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Fiction Moondance; Celebrating Creative Women
Reflections Amid the Stardust
Virgin
by Donna Lee
Once Upon a Visit
by John Gardiner

"I was twenty-six before I finally ran away from home. I'd tried once before; packed my little, brown schoolbag for the journey, pushed down the silver clasps, and trudged all the way up our long gravel drive before turning back. This time, I threw comfortable clothes, sports shoes, paper, pen into an apple crate, into the boot of the car, and drove down to the beach for summer, for three months, to write all that had happened."

"He turned to the second page of the scrapbook, and saw a photo of a little girl, bundled up against the cold, sitting in a child's sleigh with snow piled high all around. He was sure the little girl was his mother. Again, he wondered about the circumstances surrounding the taking of the picture. He wondered what life had been like back in those other, olden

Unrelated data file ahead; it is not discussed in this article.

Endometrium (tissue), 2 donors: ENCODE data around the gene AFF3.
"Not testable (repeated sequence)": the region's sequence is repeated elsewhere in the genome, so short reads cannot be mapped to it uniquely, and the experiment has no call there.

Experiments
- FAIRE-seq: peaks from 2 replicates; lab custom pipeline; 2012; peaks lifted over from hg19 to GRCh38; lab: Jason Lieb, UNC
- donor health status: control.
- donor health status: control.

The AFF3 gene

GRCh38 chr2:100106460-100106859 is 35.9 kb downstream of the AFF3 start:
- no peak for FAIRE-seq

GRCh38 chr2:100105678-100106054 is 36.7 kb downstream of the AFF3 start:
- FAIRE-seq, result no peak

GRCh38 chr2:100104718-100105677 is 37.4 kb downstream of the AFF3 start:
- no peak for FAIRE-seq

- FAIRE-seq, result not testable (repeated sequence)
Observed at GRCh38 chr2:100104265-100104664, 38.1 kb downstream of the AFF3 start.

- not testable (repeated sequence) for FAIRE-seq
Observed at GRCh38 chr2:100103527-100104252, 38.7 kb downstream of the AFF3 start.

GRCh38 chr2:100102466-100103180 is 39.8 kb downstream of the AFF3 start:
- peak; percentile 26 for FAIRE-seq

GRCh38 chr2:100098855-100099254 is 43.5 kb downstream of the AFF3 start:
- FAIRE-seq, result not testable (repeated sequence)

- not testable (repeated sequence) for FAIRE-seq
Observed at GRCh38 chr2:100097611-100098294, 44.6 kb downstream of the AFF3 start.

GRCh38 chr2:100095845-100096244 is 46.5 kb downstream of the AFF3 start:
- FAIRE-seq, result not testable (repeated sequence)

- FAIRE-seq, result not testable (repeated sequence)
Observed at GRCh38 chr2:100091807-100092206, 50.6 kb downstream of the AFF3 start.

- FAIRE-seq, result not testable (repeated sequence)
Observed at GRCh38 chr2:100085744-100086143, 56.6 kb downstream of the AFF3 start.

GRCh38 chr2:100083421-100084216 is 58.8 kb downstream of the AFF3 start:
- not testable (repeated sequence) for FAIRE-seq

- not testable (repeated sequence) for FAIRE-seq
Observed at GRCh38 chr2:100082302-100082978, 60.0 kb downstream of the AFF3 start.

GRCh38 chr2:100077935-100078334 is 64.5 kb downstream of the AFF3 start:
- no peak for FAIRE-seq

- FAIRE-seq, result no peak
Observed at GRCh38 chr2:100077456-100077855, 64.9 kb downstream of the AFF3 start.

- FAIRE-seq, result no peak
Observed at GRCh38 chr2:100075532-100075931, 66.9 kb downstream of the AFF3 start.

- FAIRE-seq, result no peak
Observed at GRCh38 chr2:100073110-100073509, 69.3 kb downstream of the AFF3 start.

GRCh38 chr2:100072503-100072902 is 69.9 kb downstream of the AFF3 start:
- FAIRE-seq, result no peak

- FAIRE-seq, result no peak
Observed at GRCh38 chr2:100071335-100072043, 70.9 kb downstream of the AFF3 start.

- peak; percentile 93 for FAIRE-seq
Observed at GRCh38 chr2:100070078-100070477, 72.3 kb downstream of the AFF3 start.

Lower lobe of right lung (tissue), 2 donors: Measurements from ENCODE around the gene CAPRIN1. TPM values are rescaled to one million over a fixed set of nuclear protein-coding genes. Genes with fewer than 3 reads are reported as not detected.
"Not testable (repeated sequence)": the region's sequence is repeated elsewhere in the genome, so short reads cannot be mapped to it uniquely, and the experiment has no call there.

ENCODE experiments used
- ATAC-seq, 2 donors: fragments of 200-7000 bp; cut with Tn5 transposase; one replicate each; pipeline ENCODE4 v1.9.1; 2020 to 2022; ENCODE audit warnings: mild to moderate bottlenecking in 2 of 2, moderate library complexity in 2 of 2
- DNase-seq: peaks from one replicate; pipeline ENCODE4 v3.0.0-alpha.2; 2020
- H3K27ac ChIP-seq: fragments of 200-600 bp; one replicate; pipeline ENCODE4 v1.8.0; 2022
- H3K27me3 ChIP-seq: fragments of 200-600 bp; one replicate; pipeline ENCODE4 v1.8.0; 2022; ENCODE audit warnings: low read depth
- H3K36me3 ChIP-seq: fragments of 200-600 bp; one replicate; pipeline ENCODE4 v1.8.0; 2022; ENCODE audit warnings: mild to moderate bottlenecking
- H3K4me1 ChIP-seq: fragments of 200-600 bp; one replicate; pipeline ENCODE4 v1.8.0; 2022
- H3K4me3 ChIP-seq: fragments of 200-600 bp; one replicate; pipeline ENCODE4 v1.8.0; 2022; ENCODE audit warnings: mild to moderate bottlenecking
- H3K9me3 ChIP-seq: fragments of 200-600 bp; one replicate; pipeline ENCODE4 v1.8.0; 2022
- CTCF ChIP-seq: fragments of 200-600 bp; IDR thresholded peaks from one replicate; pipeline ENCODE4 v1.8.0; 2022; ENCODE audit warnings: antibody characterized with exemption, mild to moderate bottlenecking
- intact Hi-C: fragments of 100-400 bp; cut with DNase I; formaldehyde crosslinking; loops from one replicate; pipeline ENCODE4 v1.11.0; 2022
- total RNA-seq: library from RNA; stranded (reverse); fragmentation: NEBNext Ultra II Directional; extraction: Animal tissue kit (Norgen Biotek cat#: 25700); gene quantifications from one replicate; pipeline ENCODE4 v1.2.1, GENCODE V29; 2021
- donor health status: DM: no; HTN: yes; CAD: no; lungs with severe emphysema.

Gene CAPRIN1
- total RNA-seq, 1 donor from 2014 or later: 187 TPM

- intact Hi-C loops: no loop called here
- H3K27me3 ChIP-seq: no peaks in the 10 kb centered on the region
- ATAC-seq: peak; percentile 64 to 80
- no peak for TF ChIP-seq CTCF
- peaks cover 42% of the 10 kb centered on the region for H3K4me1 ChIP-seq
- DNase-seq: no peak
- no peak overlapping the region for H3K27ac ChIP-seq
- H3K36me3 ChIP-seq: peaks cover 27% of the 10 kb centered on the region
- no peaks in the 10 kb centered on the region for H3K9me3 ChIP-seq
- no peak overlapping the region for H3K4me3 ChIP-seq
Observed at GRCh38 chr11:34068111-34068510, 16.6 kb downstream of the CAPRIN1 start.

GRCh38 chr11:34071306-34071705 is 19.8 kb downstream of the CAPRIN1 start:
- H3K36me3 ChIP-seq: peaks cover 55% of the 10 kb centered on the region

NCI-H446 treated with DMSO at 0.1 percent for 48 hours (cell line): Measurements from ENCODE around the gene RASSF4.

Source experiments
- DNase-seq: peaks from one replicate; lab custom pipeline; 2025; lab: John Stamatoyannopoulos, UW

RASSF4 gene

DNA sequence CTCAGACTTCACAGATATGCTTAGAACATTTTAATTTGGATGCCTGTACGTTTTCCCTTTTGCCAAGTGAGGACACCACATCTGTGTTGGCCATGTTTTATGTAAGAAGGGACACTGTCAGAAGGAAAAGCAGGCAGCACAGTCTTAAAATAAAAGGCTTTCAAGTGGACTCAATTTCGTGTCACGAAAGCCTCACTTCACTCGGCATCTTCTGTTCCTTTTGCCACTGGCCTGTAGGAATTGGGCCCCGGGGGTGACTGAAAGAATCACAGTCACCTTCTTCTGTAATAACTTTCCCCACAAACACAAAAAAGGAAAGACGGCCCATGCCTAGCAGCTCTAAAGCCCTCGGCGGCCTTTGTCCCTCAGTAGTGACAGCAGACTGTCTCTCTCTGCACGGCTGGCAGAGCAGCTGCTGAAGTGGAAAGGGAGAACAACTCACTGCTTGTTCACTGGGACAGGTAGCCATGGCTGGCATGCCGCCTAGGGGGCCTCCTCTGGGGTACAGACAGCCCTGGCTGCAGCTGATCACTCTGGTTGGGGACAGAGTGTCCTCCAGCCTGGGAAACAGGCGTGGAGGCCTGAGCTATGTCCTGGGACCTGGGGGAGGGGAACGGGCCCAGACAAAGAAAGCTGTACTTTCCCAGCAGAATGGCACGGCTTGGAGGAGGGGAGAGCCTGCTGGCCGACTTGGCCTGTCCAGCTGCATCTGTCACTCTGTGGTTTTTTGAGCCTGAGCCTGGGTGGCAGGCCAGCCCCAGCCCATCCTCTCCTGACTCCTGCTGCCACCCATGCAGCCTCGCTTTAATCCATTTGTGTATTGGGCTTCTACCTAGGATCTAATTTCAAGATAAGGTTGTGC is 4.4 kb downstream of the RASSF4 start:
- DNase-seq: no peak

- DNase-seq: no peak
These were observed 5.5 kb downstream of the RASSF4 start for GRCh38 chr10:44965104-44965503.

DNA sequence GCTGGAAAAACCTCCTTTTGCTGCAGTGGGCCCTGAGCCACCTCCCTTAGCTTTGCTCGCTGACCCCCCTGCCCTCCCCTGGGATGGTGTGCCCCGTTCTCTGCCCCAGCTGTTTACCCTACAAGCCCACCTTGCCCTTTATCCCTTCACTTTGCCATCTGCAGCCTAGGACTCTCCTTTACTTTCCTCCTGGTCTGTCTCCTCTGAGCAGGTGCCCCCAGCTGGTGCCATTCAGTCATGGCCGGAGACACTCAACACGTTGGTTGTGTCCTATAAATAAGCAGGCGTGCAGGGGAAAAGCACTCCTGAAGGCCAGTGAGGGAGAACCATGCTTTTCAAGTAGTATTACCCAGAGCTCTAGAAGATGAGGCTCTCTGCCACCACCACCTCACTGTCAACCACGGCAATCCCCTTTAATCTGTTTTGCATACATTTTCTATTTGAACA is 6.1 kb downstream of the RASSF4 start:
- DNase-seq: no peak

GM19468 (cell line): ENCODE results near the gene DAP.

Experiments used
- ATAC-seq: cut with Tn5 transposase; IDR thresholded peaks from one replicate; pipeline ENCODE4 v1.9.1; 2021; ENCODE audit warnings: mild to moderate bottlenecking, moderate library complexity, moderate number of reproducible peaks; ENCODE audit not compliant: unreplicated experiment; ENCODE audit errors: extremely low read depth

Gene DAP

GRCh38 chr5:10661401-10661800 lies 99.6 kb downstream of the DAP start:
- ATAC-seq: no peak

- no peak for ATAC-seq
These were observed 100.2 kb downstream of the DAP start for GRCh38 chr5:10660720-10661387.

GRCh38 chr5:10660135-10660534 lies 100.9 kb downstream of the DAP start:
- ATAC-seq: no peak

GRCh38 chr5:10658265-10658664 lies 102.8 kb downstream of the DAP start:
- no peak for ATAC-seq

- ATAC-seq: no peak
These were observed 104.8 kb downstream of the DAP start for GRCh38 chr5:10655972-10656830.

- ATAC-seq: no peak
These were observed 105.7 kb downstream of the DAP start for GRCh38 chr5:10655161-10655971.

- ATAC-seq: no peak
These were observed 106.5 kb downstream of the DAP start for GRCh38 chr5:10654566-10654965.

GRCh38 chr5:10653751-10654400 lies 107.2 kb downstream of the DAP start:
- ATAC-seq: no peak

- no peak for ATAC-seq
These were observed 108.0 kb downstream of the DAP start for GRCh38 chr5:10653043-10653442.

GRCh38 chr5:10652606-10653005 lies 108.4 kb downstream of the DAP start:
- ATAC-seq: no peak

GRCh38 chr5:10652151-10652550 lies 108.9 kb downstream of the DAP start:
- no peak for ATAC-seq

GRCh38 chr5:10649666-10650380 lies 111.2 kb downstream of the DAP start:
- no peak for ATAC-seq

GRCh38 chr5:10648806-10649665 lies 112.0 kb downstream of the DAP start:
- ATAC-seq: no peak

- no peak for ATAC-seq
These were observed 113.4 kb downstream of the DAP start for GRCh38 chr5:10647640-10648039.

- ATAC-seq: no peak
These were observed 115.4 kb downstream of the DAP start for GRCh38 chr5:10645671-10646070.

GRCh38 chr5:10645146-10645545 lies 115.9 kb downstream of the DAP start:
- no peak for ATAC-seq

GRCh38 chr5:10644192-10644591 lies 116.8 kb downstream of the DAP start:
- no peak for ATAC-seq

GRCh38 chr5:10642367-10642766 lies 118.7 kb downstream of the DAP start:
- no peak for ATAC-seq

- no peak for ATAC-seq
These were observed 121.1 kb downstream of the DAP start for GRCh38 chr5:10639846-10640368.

days."

Age of
Interconnectedness

by Martha Frisoli Gibson
Paris A La
Fantastique

by Francine Juhasz

"I'm Moonie." She hands the woman the flyer. "I'm starting a Church." "Isn't that nice?" the woman says to the man. She smiles. Nods again. Under her arm she tucks the flyer, and off they hobble. Yes! thinks Moonie. Her heart pounds. Her soul soars. "The kickoff is next Saturday night, at midnight, on Cambridge Common," she calls, hoping she doesn't sound too excited. "Isn't that nice?" the man says to the woman, nodding back at Moonie.

"I took my grief to Paris. Yes, I took it to Paris, for it was cluttering my provincial mind with a thousand grotesque shapes artfully created to take the place of love. In the small Alsatian village of my sorrow, it was mocking me for an artless marriage, and reproaching me for my divorce.
And I thought, "Twenty-four years old is too young for all of this, too young for grief. And - oh! - a provincial twenty-four is even younger yet."

 
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